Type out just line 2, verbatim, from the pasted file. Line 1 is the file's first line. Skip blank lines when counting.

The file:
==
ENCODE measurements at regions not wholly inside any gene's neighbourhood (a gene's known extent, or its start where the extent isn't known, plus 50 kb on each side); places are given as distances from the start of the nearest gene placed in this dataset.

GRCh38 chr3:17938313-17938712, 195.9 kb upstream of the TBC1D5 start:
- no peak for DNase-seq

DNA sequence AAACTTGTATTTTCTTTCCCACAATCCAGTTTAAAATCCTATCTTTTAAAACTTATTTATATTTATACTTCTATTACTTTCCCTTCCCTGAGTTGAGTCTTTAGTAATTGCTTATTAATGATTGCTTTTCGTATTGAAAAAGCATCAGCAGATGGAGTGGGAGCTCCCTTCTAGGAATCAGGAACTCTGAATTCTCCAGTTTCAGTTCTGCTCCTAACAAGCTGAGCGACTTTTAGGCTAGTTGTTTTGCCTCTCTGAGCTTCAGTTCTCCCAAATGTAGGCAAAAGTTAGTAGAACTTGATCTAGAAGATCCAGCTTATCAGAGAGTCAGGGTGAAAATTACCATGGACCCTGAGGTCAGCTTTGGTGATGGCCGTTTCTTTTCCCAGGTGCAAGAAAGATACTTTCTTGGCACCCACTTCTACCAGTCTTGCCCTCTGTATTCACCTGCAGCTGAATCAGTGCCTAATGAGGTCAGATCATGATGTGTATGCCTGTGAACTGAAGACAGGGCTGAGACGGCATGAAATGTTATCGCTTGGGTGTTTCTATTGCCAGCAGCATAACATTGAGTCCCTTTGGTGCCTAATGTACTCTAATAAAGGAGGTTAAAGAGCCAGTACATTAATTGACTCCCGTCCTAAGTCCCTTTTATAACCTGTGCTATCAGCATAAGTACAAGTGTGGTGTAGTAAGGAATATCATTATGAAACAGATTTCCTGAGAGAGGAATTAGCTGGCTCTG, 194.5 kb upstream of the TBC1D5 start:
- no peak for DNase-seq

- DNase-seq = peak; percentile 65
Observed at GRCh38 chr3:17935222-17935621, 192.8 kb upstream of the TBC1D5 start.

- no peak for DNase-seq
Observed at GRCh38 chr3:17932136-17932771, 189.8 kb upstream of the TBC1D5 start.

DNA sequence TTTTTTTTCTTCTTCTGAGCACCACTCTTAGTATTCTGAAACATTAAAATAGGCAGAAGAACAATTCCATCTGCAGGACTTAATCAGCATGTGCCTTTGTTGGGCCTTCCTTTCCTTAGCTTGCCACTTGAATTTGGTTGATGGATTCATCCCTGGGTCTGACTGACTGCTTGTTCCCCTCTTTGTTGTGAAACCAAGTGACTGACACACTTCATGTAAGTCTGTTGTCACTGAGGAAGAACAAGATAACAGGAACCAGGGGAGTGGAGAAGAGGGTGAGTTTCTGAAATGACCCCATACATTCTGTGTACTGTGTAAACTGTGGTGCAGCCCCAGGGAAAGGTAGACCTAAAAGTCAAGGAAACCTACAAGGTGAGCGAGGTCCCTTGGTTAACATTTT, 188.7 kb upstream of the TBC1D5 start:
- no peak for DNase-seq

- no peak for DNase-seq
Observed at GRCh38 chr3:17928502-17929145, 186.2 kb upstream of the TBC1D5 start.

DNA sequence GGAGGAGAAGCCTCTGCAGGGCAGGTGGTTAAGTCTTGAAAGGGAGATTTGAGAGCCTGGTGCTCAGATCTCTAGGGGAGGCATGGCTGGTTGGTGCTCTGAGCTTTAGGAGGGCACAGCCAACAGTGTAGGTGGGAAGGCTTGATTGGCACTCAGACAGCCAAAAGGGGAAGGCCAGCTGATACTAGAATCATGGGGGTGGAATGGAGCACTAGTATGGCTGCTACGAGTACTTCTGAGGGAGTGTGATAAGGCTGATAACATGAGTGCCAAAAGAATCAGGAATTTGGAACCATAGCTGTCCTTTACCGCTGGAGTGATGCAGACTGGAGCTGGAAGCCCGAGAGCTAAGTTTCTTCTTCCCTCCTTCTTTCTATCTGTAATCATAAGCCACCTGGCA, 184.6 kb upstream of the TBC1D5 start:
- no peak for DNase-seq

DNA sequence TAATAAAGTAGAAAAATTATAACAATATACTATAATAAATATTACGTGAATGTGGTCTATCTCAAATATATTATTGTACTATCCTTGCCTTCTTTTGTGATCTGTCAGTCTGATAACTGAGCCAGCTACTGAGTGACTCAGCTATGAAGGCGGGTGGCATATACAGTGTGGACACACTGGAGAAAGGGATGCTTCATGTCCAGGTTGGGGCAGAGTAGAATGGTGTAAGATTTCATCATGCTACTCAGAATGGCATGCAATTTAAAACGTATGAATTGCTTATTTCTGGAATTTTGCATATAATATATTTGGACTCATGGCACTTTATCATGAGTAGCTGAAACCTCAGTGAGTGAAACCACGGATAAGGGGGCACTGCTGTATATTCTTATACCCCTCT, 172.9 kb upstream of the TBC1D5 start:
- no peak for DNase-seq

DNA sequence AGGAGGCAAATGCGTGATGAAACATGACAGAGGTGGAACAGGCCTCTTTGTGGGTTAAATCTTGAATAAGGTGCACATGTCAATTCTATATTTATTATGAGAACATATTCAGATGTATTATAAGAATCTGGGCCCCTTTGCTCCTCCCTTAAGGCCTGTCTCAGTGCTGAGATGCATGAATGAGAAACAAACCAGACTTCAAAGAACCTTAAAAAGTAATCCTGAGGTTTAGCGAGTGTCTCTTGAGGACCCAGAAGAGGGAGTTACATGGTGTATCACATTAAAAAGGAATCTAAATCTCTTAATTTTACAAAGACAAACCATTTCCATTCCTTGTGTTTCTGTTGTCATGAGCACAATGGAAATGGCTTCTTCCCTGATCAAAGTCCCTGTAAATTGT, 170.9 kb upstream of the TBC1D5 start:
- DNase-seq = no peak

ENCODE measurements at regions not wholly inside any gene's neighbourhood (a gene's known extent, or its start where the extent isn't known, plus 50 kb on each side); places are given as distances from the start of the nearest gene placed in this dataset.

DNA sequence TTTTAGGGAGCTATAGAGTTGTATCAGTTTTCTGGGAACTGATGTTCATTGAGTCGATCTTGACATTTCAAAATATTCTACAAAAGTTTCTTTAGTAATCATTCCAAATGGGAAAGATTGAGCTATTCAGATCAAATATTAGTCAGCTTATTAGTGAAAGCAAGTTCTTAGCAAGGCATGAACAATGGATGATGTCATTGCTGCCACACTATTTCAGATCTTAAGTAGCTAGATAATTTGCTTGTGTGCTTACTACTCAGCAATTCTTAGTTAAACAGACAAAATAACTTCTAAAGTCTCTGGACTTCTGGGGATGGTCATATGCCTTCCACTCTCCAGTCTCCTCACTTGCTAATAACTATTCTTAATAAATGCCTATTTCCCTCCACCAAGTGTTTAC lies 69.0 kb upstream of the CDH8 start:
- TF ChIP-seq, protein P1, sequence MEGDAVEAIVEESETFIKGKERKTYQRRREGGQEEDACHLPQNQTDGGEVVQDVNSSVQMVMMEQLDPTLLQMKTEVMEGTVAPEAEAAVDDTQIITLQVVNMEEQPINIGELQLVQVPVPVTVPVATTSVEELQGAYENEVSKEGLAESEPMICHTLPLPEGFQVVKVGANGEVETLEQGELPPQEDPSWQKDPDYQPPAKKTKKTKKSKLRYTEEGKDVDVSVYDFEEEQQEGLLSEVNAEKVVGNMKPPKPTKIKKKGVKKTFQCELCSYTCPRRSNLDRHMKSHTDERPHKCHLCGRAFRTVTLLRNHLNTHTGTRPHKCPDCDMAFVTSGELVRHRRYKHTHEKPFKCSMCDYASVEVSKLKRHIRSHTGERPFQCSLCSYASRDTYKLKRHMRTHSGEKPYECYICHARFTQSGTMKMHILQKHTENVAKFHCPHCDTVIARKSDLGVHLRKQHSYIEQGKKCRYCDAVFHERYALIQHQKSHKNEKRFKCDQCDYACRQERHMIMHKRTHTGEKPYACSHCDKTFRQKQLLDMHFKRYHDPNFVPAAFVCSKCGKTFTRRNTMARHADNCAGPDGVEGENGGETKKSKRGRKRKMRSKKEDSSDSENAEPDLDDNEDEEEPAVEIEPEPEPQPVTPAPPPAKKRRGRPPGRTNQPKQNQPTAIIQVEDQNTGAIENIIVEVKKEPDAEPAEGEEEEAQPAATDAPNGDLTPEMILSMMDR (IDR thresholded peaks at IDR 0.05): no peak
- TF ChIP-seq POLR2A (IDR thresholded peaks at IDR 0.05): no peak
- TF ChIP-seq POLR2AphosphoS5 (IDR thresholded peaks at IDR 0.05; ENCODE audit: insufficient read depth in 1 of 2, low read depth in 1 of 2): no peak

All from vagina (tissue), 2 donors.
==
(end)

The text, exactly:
GRCh38 chr3:17938313-17938712, 195.9 kb upstream of the TBC1D5 start: